“Bizarre,” I thought, as I looked at the corals below me. “The sun is already low in the horizon, hidden behind the clouds. The visibility should be marginal. Yet it is so clear. What is going on?” I wondered, looking around with astounding clarity at the diversity of marine creatures.
(Click here for more Green Coco posts about Haraiki atoll, in Tuamotos, French Polynesia)
The Tuamotos is famous for clear water: “100ft plus visibility” is common outside the lagoons, at least. Yet here in Haraiki it was “next level”; the fish & corals looked like a 3D movie, ‘popping’ in the sheer transparency of the water. Part of the reason for picture perfect water, I realized, was the shallowness of the reef pass (10-20ft) and the small size of the atoll, which meant a lack of sediment.
The next surprise: the white tip reef sharks were remarkably… BOLD. Usually they are quite timid, compared to the somewhat more confident black tips, and especially the crazy-eyed, often fearless gray reef sharks. But here the white tips were swimming right up to us, not veering away as they usually do when we face them. It was unnerving.
“Errr maybe it’s shark feeding hour, and we should come back tomorrow morning,” I rallied Gary and Ethan back to the dinghy.
Although the white tips were more relaxed the next day, they were still the most curious sharks I’ve ever encountered. They kept doing loops to check us out – not menacing, just really curious. Watching from this close was transfixing: their cat-like narrow eyes, and bodies undulating like dancing snakes.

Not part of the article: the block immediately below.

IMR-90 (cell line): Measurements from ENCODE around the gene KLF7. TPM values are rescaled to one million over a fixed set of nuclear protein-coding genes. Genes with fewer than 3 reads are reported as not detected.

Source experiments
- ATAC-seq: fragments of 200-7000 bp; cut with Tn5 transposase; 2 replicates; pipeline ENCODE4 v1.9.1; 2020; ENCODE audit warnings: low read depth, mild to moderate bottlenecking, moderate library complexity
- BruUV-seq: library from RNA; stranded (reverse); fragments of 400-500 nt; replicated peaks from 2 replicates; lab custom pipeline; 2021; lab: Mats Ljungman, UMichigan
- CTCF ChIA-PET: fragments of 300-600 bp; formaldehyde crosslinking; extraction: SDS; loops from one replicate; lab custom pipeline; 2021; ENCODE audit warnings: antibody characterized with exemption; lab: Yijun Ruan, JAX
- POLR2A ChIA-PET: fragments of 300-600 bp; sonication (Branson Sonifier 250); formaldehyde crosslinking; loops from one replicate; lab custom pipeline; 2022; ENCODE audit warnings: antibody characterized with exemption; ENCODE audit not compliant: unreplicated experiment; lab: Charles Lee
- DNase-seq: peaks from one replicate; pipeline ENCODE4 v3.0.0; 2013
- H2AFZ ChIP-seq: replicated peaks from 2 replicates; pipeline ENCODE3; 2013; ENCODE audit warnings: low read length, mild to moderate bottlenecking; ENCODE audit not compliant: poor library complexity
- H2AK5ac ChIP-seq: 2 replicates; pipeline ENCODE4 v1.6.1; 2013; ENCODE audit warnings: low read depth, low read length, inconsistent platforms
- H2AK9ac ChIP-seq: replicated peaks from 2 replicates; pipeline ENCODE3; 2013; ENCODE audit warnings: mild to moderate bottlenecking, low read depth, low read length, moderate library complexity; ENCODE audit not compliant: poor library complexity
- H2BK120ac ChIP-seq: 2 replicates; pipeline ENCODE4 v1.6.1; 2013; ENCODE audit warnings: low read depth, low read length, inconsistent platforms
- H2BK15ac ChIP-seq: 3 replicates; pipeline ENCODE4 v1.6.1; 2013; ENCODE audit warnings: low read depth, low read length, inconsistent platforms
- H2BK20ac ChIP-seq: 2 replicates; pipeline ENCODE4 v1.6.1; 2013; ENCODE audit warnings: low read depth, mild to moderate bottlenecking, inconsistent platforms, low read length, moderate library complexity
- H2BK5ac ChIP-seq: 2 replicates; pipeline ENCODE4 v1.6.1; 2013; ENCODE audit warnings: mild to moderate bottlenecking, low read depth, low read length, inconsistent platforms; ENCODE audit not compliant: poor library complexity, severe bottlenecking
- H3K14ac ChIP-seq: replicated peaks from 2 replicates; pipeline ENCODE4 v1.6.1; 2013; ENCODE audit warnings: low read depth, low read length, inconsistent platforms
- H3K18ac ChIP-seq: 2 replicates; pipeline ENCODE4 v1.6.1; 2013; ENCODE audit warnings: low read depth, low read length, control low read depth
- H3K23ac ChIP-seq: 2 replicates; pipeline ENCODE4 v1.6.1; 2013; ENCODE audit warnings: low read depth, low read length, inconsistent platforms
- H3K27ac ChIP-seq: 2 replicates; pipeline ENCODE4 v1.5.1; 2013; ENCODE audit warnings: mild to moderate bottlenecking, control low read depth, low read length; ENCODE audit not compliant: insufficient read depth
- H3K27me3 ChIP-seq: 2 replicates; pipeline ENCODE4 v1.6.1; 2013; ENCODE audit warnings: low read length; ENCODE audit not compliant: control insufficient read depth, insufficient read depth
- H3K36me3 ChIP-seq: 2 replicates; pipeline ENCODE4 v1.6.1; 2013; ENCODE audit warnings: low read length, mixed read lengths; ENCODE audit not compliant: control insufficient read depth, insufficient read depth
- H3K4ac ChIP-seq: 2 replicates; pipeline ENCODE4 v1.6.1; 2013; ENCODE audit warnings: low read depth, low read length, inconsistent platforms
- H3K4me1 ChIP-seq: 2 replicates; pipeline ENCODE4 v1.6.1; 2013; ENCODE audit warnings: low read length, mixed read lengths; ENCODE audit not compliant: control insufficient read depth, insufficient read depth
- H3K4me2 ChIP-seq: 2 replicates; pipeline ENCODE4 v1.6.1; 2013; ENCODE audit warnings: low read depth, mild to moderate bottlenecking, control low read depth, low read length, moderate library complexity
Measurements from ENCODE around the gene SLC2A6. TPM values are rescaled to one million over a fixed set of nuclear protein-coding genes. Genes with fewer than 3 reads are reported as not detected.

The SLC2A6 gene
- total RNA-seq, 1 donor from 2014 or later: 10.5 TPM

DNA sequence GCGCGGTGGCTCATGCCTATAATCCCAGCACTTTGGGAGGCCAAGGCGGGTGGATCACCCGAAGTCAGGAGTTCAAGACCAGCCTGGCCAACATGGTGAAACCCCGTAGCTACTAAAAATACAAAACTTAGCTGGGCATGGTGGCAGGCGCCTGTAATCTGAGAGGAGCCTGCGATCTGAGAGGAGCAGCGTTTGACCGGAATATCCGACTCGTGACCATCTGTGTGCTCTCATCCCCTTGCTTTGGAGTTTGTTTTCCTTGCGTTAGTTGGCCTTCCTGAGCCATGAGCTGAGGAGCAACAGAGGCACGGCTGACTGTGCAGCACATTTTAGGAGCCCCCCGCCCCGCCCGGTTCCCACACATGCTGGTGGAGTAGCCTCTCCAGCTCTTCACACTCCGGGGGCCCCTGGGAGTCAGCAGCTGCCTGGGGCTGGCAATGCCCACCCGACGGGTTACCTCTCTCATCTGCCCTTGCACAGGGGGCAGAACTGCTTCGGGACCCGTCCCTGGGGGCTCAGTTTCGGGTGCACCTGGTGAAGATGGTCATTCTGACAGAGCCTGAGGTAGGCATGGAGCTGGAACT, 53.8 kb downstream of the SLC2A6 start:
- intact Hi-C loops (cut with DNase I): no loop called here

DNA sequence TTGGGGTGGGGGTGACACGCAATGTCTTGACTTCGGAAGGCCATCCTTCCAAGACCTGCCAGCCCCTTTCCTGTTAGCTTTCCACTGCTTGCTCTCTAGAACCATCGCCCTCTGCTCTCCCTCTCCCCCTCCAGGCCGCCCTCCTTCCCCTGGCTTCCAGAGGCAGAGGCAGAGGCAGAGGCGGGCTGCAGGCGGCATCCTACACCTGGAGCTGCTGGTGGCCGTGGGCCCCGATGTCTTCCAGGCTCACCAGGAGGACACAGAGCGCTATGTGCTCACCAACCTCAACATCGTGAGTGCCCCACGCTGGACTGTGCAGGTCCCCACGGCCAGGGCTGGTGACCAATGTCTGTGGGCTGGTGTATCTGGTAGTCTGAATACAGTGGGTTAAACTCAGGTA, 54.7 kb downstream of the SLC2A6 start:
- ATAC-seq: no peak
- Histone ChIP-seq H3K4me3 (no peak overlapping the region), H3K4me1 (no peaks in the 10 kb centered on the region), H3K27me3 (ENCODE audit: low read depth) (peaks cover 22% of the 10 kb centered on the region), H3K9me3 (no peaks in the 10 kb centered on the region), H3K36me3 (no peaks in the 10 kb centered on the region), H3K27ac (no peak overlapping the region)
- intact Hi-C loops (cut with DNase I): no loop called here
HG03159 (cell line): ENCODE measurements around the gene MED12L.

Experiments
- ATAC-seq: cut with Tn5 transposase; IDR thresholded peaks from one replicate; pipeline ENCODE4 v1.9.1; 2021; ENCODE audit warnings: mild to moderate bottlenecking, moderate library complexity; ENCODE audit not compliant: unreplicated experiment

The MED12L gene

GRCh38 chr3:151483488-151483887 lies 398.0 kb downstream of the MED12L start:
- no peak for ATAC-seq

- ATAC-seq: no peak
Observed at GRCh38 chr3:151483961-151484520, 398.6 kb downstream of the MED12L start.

If the multitudes of sharks ever got boring, you could spend hours looking at the nuanced details of every coral formation in Haraiki’s pass. It was a huge carpet of fervent life.
The Tuamotos is renown as a rare archipelago in the world whose corals are improving in quality. The lack of human population & fishing pressure, and possibly cooler water temperatures, are some of the reasons why the coral in Tuamotos is in great shape – at least outside the lagoons (in comparison, inside the lagoons there is a widespread degree of mortality in corals, especially near villages; and in the Society Islands, much more so.)
However, in none of the other 10 Tuamoto atolls we’ve visited, I’d never seen coral at this level of peak health (Tahanea and Makemo are next in line). The corals’ colors, shapes, and textures were a true thing of beauty. The shallow water created fantastic lighting, and closeness made it feel like we were hovering over an entire city of coral. We floated past sky scrapers of coral and looked down at suburban neighborhoods; their resident fish and organisms flying through the water column like futuristic self-driving vehicles, commuting to work or play.
When we were exhausted from being underwater, we explored the motus surrounding the boat, collected shells from the coral-debris beach, and harvested coconuts.
Despite being amazed by Haraiki’s underwater world, and thoroughly enjoying the deserted island, a thought still nagged at our brains. We still had to navigate Aldebaran back out of Haraiki, through the minefield of coral and breaking waves in the pass, before the next swell was due to arrive.
We still needed to “escape” this little paradise…